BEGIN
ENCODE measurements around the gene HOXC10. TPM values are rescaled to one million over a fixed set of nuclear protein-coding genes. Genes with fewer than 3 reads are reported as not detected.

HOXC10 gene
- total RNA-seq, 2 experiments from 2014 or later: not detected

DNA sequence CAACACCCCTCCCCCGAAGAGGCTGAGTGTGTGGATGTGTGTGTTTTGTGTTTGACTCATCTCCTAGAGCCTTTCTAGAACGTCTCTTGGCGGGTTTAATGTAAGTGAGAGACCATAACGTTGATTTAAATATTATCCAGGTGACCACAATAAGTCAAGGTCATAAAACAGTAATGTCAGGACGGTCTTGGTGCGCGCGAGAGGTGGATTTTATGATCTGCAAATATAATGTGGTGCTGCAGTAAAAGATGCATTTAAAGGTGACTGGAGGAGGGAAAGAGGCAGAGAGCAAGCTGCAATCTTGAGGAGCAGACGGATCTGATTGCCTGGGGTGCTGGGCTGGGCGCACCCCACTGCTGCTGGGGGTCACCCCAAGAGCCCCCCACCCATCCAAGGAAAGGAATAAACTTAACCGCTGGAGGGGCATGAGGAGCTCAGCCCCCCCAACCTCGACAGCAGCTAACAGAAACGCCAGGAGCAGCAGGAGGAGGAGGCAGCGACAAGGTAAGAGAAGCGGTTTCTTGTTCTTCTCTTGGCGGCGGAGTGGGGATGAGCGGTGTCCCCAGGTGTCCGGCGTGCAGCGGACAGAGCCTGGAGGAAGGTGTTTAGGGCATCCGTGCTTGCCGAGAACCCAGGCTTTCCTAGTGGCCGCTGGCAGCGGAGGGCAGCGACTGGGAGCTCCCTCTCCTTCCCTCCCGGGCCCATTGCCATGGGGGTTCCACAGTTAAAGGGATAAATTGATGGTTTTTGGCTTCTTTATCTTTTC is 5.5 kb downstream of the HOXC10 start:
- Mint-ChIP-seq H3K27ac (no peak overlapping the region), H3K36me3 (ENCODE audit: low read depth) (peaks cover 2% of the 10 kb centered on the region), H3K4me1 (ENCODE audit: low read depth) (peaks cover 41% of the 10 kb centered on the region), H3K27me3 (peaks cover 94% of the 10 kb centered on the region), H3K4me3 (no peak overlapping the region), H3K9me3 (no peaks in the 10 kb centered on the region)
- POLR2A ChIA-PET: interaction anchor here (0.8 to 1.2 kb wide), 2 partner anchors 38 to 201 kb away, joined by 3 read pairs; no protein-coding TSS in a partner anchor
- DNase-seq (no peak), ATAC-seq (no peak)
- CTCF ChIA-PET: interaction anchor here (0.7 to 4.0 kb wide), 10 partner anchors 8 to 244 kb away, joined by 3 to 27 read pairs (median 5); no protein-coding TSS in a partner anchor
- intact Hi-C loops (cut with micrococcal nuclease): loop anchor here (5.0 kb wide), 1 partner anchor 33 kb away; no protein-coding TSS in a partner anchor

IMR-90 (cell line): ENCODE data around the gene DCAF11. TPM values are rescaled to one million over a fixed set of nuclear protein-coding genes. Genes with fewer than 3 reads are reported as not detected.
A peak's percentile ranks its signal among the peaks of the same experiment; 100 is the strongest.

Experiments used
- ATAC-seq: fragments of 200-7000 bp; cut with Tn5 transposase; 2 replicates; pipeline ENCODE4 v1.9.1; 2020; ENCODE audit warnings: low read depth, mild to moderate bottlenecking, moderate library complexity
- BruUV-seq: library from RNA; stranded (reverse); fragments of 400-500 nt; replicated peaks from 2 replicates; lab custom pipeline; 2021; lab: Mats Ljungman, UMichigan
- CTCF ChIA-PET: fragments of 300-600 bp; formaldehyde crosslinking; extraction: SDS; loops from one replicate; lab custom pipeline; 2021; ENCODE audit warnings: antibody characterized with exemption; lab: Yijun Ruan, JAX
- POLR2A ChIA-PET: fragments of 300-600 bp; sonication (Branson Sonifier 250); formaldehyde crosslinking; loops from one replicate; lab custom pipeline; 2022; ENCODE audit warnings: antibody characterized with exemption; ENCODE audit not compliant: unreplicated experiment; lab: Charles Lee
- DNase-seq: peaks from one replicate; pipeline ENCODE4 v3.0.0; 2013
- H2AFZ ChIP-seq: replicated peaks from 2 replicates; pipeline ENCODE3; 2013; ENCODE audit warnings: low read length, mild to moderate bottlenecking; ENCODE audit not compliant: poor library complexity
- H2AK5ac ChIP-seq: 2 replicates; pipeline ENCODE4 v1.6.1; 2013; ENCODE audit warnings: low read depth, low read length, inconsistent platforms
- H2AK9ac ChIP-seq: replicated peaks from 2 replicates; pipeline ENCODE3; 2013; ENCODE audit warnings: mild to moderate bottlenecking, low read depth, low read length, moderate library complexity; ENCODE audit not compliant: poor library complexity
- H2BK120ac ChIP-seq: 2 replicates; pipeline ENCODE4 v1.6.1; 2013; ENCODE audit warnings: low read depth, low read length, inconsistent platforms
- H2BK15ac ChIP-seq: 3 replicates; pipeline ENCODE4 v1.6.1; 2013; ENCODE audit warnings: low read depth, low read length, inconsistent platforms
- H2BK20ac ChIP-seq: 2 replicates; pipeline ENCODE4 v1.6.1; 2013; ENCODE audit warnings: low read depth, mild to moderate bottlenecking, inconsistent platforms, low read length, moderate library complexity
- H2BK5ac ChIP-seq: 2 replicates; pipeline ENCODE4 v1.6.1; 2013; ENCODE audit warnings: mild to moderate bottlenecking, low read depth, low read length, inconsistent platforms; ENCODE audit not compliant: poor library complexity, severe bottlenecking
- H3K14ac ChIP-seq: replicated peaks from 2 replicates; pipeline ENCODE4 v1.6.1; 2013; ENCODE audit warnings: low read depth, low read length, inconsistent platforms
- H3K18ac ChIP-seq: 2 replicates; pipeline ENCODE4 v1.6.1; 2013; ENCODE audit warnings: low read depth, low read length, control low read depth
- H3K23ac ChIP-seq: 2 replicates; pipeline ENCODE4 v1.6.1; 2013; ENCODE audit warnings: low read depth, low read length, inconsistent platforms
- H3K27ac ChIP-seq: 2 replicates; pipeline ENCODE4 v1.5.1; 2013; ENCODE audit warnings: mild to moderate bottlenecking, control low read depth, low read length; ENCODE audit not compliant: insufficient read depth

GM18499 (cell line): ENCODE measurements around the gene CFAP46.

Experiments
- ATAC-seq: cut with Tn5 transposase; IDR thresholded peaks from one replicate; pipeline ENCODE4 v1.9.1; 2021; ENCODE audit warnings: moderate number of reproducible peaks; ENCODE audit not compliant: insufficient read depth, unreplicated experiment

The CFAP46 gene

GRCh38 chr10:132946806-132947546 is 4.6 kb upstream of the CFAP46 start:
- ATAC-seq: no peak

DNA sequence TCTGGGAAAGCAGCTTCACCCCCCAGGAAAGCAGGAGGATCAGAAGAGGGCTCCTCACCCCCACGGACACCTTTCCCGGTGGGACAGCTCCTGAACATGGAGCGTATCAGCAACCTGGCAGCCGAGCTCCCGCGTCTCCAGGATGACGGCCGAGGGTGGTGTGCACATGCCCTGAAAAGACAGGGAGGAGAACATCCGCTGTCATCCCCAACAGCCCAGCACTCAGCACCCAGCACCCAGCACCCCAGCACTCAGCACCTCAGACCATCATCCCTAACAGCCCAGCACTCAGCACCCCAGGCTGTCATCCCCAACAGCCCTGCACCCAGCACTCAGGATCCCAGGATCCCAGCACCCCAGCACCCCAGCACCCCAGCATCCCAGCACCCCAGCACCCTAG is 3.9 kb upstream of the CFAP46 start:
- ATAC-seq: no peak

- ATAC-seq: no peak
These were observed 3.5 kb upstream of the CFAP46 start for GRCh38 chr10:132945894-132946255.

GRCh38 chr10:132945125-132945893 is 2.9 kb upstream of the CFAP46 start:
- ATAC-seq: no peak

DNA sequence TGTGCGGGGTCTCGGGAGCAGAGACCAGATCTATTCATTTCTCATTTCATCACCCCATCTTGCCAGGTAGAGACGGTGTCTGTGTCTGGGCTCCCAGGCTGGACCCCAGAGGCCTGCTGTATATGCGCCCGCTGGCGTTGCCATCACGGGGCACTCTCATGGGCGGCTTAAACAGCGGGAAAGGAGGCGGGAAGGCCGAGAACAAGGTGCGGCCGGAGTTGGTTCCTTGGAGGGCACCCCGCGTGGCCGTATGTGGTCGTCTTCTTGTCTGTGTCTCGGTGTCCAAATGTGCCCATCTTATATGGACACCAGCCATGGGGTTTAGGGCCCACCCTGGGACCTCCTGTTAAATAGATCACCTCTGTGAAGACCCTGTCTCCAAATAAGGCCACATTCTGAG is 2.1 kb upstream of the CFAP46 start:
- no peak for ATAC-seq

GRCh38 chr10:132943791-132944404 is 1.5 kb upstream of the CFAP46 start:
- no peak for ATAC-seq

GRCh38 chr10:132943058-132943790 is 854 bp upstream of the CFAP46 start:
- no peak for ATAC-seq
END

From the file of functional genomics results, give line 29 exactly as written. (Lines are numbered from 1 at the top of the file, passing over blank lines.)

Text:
GM18499 (cell line): ENCODE measurements around the gene CFAP46.